Not all works during this movement is militant in nature. However, participants and contributors in the Renaissance were intensely race-conscious, proud of their heritage of being black, and much in love with their community. Most of them, some more subtly than others, criticized racial exploitation. Partly as a tribute to their achievements and partly as a reflection of their racial self-awareness, the Renaissance members were collectively called “New Negroes”, also indicating that they had replaced the (largely white created) literary image of the comic, pathetic plantation Negro with the proud, busy, independent black man of the northern city.
The “New Negroes” were generally integrationists, optimistically interpreting their own individual successes as harbingers of improvement in race relations. Acceptance from Harpers, Harcourt, Brace, Viking, Boni & Livewright, Knopf, and other front-line publishers began coming through quick succession, boosting more optimism among African-American contributors of the Harlem Renaissance.
Rather than depicting a new movement of style, the art during the Harlem Renaissance is united by their common aspiration of depicting and expressing in artistic form the African-American psyche and life. Common characteristics can be found among such works such as the birth of racial pride among black Americans.
This called for tracing its roots and origin by taking attention and interest to the life of blacks primarily in Africa and South America. Also, such strong social and racial consciousness brought a strong desire for equality in the American society, both socially and politically. But one of the most common and significant characteristic of the Harlem Renaissance was the abundant production of a variety of creative expressions. Diversity was the main distinctive quality, brought about by an experimental spirit of the movement such as in music which ranged from blues, jazz, to orchestra music.
B. Primary Artist of the Harlem Renaissance: Aaron Douglas (1898-1979)
The celebrated artist of the Harlem Renaissance was Aaron Douglas, who chose to depict the New Negro Movement through African images which bore “primitive” techniques: paintings in geometric shapes, flat, and rugged edges. In his works, Douglas wanted the viewers to know and recognize the African-American identity. As such, Aaron Douglas is often referred to as the “Father of African American Art”.
Born in Topeka, Kansas, Douglas was able to finish his B.A degree. Moving to Harlem in 1925, Aaron immediately set to work, creating illustrations for prominent magazines of the Harlem Renaissance. Douglas was influenced in his modernist style under the tutelage of German artist Winold Reiss, a style which marked most of his celebrated works and incorporating both African and Egyptian strokes of illustration and design. It was Reis who encouraged Douglas to take African design into his works which became his trademark (“The Harlem Renaissance: Aaron Douglas”).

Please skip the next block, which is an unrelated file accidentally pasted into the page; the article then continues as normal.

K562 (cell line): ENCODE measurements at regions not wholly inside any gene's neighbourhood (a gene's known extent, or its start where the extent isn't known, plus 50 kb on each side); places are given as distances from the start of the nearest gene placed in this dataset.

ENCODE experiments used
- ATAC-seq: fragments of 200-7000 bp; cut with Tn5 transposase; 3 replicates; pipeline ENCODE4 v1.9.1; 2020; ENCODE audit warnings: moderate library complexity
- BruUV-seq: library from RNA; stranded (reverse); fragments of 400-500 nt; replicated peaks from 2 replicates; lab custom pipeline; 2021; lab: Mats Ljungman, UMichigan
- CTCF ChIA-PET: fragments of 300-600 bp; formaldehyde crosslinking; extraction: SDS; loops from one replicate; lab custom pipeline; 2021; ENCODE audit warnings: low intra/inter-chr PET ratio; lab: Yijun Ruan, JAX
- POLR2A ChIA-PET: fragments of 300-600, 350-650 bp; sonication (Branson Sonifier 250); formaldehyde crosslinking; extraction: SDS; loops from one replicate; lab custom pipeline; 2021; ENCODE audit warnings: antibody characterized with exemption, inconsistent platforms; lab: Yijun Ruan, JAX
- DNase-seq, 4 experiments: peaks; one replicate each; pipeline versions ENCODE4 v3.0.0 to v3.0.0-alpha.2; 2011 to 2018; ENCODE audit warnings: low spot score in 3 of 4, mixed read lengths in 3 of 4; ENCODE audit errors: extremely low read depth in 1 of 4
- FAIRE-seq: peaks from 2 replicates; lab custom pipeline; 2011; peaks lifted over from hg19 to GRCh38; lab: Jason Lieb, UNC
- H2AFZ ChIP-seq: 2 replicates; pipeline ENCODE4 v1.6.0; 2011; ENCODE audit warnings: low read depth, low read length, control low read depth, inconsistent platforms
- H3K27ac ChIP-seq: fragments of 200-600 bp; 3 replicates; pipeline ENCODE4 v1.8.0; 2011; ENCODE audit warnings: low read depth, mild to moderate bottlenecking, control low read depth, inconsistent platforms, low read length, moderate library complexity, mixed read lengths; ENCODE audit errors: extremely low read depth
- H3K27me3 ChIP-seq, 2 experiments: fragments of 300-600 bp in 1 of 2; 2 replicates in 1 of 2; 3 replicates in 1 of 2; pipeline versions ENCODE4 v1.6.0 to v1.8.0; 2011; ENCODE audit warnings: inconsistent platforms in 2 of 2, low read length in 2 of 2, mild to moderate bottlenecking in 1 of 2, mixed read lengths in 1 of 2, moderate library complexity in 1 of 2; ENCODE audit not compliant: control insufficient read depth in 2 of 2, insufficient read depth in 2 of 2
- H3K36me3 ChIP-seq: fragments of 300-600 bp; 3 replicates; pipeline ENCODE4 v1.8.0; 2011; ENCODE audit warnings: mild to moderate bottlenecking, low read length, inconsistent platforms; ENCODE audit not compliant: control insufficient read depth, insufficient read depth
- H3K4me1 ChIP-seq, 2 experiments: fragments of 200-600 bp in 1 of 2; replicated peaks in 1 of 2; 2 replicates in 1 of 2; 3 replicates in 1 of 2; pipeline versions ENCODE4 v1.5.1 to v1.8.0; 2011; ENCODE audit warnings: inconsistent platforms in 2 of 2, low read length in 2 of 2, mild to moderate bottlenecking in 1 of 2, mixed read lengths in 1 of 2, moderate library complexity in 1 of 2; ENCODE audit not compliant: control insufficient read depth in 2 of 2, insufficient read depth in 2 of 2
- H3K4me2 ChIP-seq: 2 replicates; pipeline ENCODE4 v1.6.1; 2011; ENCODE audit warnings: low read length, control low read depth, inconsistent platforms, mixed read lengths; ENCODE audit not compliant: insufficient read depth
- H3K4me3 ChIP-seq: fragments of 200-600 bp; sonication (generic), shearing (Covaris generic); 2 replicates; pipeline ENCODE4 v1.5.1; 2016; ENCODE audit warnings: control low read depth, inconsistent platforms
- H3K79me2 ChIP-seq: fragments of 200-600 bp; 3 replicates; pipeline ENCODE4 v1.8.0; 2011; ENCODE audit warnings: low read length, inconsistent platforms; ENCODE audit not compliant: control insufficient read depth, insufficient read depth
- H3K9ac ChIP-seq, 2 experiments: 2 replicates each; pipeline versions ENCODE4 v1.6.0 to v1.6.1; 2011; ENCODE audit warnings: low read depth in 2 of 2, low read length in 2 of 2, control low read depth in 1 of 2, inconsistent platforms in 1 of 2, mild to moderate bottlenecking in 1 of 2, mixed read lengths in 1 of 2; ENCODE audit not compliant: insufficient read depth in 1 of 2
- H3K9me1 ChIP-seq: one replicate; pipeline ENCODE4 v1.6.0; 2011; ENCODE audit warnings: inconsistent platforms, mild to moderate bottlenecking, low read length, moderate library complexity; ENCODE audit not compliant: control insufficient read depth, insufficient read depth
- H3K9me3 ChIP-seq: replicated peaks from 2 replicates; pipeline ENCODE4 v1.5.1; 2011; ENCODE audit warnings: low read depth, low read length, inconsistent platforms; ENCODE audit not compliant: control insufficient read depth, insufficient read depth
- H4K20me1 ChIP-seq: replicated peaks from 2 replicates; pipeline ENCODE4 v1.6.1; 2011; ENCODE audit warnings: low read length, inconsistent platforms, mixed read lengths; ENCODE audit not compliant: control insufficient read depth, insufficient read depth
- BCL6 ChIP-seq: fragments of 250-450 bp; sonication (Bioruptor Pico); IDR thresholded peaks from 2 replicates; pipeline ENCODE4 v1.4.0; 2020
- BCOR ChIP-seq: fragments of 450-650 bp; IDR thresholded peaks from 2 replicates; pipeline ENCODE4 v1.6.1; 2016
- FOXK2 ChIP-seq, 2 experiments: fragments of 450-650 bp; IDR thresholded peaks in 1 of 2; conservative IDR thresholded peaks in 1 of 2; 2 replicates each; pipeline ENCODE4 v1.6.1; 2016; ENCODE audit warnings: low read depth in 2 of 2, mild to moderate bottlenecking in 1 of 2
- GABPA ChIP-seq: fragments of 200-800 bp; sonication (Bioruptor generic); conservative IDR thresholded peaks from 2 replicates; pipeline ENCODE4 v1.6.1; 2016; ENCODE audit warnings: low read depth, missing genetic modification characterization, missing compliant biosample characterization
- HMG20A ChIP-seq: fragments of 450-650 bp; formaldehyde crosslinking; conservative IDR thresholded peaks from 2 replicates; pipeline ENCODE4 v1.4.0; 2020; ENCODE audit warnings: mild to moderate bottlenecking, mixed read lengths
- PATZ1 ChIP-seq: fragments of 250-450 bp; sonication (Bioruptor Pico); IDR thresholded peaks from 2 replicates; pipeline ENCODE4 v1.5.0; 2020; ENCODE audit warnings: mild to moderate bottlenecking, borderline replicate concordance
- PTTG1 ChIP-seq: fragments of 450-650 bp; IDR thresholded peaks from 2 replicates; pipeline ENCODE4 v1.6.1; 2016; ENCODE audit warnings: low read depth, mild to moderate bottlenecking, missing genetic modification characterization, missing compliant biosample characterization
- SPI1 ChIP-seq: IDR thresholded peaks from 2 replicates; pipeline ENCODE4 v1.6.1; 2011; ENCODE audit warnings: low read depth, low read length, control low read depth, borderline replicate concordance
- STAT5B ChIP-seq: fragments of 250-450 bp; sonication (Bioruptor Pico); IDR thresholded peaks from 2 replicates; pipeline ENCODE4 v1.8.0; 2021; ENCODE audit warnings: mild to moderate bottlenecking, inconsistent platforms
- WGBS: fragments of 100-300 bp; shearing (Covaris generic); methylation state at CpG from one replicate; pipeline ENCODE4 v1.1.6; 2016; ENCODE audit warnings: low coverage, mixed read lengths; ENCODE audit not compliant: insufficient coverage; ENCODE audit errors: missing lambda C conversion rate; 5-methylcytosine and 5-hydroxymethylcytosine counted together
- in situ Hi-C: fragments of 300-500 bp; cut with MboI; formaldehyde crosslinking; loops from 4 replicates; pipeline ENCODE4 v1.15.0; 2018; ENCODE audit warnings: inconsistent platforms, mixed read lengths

Such manner of African “primitive” style caught the attention of the main proponents of the Harlem Renaissance, namely W.E.B. Dubois and Alain Locke who found Douglas’ works as an appropriate embodiment of the African-American heritage. They were encouraging young artists to depict their African legacy through their artworks. Even though at a time when DuBois stilled considered Henry Tanner more important, Douglas has fairly established a reputation as the leading visual artist of his time.
Harlem Renaissance painters are united by the desire to promote and portray the life and condition of blacks, particularly African-Americans. However, at this point the similarity ends. Harlem Renaissance artworks are as varied in style as the artists themselves. Although like Douglas, most painters of this period received formal trainings and as such, their style and strokes are no different from other non-black artists. What only separate the artists of the Harlem Renaissance from others are their themes and subjects.
A. Ending and Significance
As a conclusion, one of the strengths of the Harlem Renaissance was also a serious weakness. Because they were dependent on white patrons and viewers for popularity, black artists were not fully free to explore the mechanisms that perpetrated racial injustice, nor could they propose solutions unacceptable to whites. Furthermore, when the Great Depression dominated American life during the 1930’s, the whites, who had been the bulk of the Renaissance audience, concentrated on economics and politics, oblivious to black American suffering. American arts and letters took up new themes, and although the best artists continued to work, they ultimately lost popularity. The Great Depression drove many black artists to scatter; and were mostly forced to leave New York or to take other jobs to tide them over the hard times. Creativity was drowned by necessity.
Nevertheless, despite its many weaknesses and disadvantages, the Harlem Renaissance was a milestone in black American culture and the basis for later achievements.